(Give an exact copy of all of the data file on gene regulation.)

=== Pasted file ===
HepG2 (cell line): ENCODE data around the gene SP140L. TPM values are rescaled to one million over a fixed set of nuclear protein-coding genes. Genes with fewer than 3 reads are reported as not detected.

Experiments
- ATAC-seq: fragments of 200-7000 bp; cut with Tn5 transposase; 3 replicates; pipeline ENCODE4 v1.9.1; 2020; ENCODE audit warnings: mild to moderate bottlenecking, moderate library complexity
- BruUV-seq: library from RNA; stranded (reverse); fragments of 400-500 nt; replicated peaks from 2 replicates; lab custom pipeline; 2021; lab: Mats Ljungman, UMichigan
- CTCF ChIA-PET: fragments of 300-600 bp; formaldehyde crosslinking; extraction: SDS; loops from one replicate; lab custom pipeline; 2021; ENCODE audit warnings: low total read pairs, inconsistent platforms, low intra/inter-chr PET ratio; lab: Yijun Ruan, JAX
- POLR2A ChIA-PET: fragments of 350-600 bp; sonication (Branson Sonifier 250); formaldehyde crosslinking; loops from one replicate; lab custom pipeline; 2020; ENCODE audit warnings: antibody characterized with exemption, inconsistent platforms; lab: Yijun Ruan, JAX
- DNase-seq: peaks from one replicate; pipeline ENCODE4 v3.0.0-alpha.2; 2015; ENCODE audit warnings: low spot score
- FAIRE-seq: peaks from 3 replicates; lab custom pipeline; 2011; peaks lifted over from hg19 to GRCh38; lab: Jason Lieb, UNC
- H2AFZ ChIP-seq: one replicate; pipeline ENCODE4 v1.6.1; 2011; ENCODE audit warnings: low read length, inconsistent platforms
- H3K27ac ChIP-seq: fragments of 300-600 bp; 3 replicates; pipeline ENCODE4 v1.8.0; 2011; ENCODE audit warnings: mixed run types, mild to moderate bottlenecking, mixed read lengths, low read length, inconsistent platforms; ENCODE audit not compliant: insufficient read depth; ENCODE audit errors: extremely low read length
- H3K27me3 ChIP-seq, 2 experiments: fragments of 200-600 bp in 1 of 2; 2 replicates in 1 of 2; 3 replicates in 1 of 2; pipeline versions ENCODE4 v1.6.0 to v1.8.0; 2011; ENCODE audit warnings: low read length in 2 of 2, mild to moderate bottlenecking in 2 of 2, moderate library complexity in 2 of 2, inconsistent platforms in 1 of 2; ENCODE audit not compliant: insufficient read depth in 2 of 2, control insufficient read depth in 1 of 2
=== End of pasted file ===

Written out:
HepG2 (cell line): ENCODE data around the gene SP140L. TPM values are rescaled to one million over a fixed set of nuclear protein-coding genes. Genes with fewer than 3 reads are reported as not detected.

Experiments
- ATAC-seq: fragments of 200-7000 bp; cut with Tn5 transposase; 3 replicates; pipeline ENCODE4 v1.9.1; 2020; ENCODE audit warnings: mild to moderate bottlenecking, moderate library complexity
- BruUV-seq: library from RNA; stranded (reverse); fragments of 400-500 nt; replicated peaks from 2 replicates; lab custom pipeline; 2021; lab: Mats Ljungman, UMichigan
- CTCF ChIA-PET: fragments of 300-600 bp; formaldehyde crosslinking; extraction: SDS; loops from one replicate; lab custom pipeline; 2021; ENCODE audit warnings: low total read pairs, inconsistent platforms, low intra/inter-chr PET ratio; lab: Yijun Ruan, JAX
- POLR2A ChIA-PET: fragments of 350-600 bp; sonication (Branson Sonifier 250); formaldehyde crosslinking; loops from one replicate; lab custom pipeline; 2020; ENCODE audit warnings: antibody characterized with exemption, inconsistent platforms; lab: Yijun Ruan, JAX
- DNase-seq: peaks from one replicate; pipeline ENCODE4 v3.0.0-alpha.2; 2015; ENCODE audit warnings: low spot score
- FAIRE-seq: peaks from 3 replicates; lab custom pipeline; 2011; peaks lifted over from hg19 to GRCh38; lab: Jason Lieb, UNC
- H2AFZ ChIP-seq: one replicate; pipeline ENCODE4 v1.6.1; 2011; ENCODE audit warnings: low read length, inconsistent platforms
- H3K27ac ChIP-seq: fragments of 300-600 bp; 3 replicates; pipeline ENCODE4 v1.8.0; 2011; ENCODE audit warnings: mixed run types, mild to moderate bottlenecking, mixed read lengths, low read length, inconsistent platforms; ENCODE audit not compliant: insufficient read depth; ENCODE audit errors: extremely low read length
- H3K27me3 ChIP-seq, 2 experiments: fragments of 200-600 bp in 1 of 2; 2 replicates in 1 of 2; 3 replicates in 1 of 2; pipeline versions ENCODE4 v1.6.0 to v1.8.0; 2011; ENCODE audit warnings: low read length in 2 of 2, mild to moderate bottlenecking in 2 of 2, moderate library complexity in 2 of 2, inconsistent platforms in 1 of 2; ENCODE audit not compliant: insufficient read depth in 2 of 2, control insufficient read depth in 1 of 2